Julie Lucas headshot


Julie Lucas


Environmental Manager at Hibbing Taconite Company

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What led you to join SME? For how long have you been a member?

Although I had been an SME member for a number of years prior, my real involvement with the organization began about a decade ago when I was invited to a Northern MN SME Subsection meeting after work one day. It was at that meeting that I found a group of dedicated mining professionals who were committed to the organization and its mission, and who were actively educating our community members about mining, coordinating continuing education opportunities for local professionals, and helping link people together throughout the Iron Range.

What initially led you to pursue your profession? Why have you stayed in your profession for the past 15 years?

My initial career aspirations centered around protecting the environment, and twenty years ago, working for a mining company naively felt like the antithesis of what I would do with my life. Thankfully, an opportunity to work for an environmental consulting firm on the Iron Range of Minnesota cleared up my misconceptions about this industry.

Now that I work directly for an operation and am part of the decision-making team, I am in a position to minimize our industry’s impacts on the environment while still meeting production goals and long-term mining plans. This profession requires constant growth and development of not only technical skills, but also soft skills as I have to influence others, both internal and external to the operation. I thrive on the variety and the dynamic nature of both what we do here at the facility and what happens within our stakeholder community.

How has being an SME member enhanced or shaped your career?

SME has given me the opportunity to expand my horizons and embed myself with the mining family beyond the Iron Range and Minnesota. I have found a community of like-minded professionals that can commiserate if needed, provide guidance and ideas, and generally help me grow in my role.

In addition, as a woman in a geographic area with limited senior women in the mining operations, it has been incredible to find mentors from other mining sectors who have navigated this traditionally-male field for decades and are generous with their time, energy and support.

Favorite SME member benefit(s) to take advantage of?

The greatest member benefit for me has been the opportunity to expand my network and become engaged with the Environmental Division and different committees within it. SME’s members are passionate about the industry and are always striving to make it stronger. Being able to learn from the experiences of others, even if they are scattered around the globe, is an incredible benefit and our industry is better off because of that information sharing.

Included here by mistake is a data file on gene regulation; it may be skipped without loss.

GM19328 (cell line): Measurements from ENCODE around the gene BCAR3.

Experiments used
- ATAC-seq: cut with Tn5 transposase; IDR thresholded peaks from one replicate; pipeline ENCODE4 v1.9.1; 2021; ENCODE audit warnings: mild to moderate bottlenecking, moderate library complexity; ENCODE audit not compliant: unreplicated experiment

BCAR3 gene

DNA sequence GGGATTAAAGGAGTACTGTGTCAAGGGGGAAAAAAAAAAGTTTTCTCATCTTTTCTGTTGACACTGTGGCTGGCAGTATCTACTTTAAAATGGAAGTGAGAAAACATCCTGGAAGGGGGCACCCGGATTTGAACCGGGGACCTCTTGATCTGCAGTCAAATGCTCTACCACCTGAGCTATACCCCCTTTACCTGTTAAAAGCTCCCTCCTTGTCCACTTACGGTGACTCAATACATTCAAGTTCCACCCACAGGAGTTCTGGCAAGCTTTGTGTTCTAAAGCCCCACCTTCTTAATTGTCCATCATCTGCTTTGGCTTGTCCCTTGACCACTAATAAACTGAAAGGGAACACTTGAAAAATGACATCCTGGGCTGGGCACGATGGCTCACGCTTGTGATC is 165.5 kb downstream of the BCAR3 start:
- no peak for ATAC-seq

What do you find to be the most challenging aspects of your job?

Effective environmental management requires following Eisenhower’s Urgent/Important Principle on a constant basis to avoid being consumed by the “firefighting” tasks of the job. It can be very difficult to stay focused on the long-term improvement projects and permitting needs when you’re responding to immediate and short-term tasks such as spill response or waste management. My role is a pivot point between day-to-day operations and future-focused items such as legislative and regulatory changes, and maintaining that balance in my focus can be challenging.

What do you find to be the most rewarding aspects of your job?

My greatest career satisfaction comes from teaching others. In my role, I am able to teach mining folks WHY we do what we do to protect the environment, and I am able to educate non-miners about the mining process and how miners play a critical role in environmentally-responsible steel production and the development of green technologies. I have been lucky to play an active role in the culture change within our industry over the past 15 years as we figure out how to make sustainable mining a reality.

Who has been key in shaping your career, and how?

My former manager, now retired, was critical in the development of my career, including my involvement with SME. He was a “miner” to the core and absolutely loved being in this industry and that passion was contagious and inspiring. He pushed me to be more assertive and stand my ground when challenged and always helped me to see the long game in changing a long-standing culture.

In what ways have you seen the industry change since you first began your career?

Environmental regulations and requirements have grown significantly, along with corresponding stakeholder engagement. Community relations isn’t a checkbox on a form but a real, shared responsibility at a facility and if not properly managed, it can have significant effects on the operation. We have a responsibility to educate our community members and be open to feedback and their concerns.

Where do you think the industry will take you in the next decade?

I hope in ten years I have made progress in helping non-industry folks understand the importance of what we do and how critical our products are to everyday life.